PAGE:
Eva Longoria and Hispanic Heritage Month

Happy Hispanic Heritage Month! September is important as independence is celebrated in Mexico, much of Central America and in Chile. That is why Hispanic Heritage Month was created in 1968, as Hispanic Heritage Week. In 1988, the celebration expanded to 31 days, from September 15 to October 15. The word Hispanic is embraced by some with heritage from Spain, from the former Spanish colonies or from south of the Texas border. However, more recently many people with this heritage prefer the terms Latino/Latina or Latinx (la-teen-x) to describe themselves. (Latinx is a word that does not specify gender.) Our nation owes a great debt to its Hispanic/Latinx people as a map of who claimed which territories in the 1800s will show.

Eva Longoria and her Star Photo: Lillaaa

A quote that a number of Mexican-Americans have used to talk about their families’ histories in the US, including Actor Eva Longoria is, “We didn’t cross the border, the border crossed us.” As a 9th generation Texan she exemplifies that statement. In 1748, her family settled in what is now south Texas. That land was claimed by the Spanish and later by Mexico. Eva’s great-great-great-great grandfather, Pedro Longoria, was born in northern New Spain (what we call Texas). How many people in the US can trace their ancestry back that far? In 1845, Texas became a state. Longoria’s family was already established near Corpus Christi for nearly a century.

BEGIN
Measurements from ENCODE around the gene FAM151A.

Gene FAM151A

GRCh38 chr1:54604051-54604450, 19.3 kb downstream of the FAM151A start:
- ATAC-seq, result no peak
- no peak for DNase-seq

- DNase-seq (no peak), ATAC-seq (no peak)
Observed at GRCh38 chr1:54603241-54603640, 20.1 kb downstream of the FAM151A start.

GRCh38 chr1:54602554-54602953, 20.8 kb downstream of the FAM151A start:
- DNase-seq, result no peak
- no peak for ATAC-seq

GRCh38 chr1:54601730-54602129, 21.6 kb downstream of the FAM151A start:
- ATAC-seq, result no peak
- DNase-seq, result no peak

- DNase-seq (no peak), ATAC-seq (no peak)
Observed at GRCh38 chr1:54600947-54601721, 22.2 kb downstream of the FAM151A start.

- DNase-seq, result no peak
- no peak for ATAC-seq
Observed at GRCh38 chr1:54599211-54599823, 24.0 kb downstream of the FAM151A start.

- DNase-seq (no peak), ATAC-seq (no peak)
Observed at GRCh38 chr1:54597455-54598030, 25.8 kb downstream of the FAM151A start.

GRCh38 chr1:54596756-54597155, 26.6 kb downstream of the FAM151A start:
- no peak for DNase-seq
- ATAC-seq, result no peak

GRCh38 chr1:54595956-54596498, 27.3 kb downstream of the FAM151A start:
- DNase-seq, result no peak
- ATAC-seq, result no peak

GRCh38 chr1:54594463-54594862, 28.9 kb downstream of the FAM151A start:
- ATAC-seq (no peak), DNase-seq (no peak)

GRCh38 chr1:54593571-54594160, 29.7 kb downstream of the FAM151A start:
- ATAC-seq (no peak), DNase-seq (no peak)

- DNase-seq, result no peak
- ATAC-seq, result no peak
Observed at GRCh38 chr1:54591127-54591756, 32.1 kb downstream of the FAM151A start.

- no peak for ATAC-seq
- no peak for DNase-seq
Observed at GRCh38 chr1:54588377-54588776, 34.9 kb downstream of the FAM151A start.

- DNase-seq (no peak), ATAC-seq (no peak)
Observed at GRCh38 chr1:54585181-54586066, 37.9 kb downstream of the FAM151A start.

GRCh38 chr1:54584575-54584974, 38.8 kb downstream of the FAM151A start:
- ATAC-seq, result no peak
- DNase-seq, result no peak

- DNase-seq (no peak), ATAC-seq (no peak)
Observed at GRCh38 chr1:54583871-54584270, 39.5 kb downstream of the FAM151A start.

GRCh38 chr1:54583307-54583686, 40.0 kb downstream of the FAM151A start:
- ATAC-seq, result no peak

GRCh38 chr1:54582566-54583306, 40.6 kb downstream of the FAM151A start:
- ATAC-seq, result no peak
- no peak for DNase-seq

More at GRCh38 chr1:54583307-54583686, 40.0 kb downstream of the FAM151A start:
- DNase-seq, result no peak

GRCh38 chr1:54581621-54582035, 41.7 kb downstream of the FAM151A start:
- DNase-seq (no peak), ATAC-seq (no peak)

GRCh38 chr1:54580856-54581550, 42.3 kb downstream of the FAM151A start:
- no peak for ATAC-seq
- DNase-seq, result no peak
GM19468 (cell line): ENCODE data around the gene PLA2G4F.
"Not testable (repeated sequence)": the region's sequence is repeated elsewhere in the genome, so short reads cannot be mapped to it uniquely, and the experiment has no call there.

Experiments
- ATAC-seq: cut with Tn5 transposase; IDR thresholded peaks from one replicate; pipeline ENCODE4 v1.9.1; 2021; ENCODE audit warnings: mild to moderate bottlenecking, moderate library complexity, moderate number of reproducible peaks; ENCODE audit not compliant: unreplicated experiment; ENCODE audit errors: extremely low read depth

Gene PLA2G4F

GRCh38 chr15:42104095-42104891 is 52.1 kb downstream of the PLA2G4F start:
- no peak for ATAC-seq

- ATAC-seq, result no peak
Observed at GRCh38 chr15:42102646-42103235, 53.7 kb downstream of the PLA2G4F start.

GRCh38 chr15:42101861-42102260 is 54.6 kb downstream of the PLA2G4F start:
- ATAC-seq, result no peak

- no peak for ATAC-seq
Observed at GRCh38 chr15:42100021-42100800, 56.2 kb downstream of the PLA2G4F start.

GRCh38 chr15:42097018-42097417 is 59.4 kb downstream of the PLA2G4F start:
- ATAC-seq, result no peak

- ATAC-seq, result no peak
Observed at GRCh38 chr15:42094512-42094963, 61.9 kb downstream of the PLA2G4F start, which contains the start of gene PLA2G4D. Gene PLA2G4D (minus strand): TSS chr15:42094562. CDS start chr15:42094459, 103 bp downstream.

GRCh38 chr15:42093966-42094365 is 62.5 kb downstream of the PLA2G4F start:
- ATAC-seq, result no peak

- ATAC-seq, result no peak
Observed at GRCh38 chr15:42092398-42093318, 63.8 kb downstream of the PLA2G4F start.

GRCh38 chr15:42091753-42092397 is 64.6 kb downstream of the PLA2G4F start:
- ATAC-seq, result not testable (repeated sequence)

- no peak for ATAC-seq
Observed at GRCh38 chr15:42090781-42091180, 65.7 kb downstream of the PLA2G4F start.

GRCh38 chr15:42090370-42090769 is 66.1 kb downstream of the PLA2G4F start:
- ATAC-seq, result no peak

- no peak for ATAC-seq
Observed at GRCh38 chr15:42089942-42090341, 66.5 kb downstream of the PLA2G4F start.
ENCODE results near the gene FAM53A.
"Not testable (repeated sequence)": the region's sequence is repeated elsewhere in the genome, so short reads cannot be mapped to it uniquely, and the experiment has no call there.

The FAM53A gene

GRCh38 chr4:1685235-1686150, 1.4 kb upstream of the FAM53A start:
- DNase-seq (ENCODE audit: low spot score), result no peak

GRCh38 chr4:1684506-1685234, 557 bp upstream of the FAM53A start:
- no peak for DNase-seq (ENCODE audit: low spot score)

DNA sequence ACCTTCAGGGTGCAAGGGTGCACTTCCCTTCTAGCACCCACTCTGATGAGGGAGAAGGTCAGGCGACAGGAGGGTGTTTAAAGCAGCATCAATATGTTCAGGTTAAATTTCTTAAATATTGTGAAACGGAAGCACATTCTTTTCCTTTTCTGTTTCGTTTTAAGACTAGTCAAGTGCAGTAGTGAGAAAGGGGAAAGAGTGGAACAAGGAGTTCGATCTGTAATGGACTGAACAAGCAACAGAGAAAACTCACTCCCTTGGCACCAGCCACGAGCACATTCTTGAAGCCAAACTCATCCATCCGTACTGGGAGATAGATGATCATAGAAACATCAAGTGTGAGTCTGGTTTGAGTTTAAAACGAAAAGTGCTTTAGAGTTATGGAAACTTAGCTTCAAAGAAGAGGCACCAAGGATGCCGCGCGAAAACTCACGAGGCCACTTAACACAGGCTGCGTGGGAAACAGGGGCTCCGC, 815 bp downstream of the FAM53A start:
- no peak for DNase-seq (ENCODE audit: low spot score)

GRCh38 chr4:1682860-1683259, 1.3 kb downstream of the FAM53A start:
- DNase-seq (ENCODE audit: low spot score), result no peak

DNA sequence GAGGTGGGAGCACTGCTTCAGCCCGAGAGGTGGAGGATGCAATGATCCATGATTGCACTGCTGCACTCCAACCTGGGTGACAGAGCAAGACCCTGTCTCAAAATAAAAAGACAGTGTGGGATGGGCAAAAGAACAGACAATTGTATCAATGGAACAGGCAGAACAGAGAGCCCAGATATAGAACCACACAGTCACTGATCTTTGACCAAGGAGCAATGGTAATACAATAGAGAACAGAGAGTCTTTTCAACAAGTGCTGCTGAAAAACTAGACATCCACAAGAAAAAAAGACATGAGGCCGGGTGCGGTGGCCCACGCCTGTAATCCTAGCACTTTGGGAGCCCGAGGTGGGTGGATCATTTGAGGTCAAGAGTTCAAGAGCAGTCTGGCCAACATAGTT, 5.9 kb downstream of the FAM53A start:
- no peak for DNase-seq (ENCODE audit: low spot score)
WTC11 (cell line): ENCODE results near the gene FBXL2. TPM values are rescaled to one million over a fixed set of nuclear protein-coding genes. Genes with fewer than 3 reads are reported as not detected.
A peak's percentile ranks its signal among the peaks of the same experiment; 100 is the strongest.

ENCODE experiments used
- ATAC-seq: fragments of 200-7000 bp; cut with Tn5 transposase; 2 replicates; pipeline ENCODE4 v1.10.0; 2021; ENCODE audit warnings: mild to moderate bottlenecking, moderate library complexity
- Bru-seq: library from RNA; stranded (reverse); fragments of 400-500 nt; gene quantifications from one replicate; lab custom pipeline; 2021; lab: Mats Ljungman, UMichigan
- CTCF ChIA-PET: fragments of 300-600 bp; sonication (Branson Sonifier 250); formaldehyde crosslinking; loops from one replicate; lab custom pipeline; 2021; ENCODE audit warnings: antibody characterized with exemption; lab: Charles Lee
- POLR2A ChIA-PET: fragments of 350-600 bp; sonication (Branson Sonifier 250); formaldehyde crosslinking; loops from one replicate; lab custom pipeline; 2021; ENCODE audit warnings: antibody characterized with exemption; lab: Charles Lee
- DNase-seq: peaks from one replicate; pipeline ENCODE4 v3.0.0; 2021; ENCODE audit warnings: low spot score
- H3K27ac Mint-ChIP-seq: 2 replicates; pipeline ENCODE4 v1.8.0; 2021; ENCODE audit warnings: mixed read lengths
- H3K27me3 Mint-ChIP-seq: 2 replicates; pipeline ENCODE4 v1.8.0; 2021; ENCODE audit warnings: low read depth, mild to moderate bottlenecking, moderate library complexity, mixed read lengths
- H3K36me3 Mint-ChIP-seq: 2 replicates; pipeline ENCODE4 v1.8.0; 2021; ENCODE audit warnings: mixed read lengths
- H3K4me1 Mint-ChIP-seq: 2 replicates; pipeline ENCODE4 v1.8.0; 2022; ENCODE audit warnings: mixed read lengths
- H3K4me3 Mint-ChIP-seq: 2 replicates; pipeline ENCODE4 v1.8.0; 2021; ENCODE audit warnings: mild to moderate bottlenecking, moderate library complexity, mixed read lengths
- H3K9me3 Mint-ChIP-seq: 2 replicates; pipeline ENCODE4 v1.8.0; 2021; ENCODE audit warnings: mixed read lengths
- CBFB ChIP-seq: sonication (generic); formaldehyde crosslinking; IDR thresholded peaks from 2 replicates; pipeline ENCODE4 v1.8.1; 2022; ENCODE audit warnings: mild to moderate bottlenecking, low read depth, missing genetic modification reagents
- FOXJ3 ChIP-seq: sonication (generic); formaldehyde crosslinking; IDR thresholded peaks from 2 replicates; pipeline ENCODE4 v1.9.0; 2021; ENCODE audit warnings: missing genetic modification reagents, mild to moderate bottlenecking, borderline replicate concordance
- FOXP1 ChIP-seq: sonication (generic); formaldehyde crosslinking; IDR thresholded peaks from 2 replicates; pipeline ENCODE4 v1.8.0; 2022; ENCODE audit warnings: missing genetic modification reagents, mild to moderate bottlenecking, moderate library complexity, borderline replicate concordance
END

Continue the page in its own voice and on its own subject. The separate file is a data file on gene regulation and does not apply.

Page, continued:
Eva Longoria uses the terms Mexican-American or Texican to identify herself. I was interested to hear her explain in an interview, that in Texas, people use the term Hispanic; in California Latino or Chicano; and in New York people use the name of their families’ ancestral country of origin.

US Territory Acquisition Map: Perry Castañeda Library University of Texas

For a treat, check out these “Tiny Desk” Online concerts of Hispanic musicians:




Gracias for visiting Fake Flamenco! I appreciate your comments. ¡Olé! –Rebecca

PS: Is Bebel Gilberto who’s from Brazil Latina or Hispanic? (Latina)

Rebecca Cuningham

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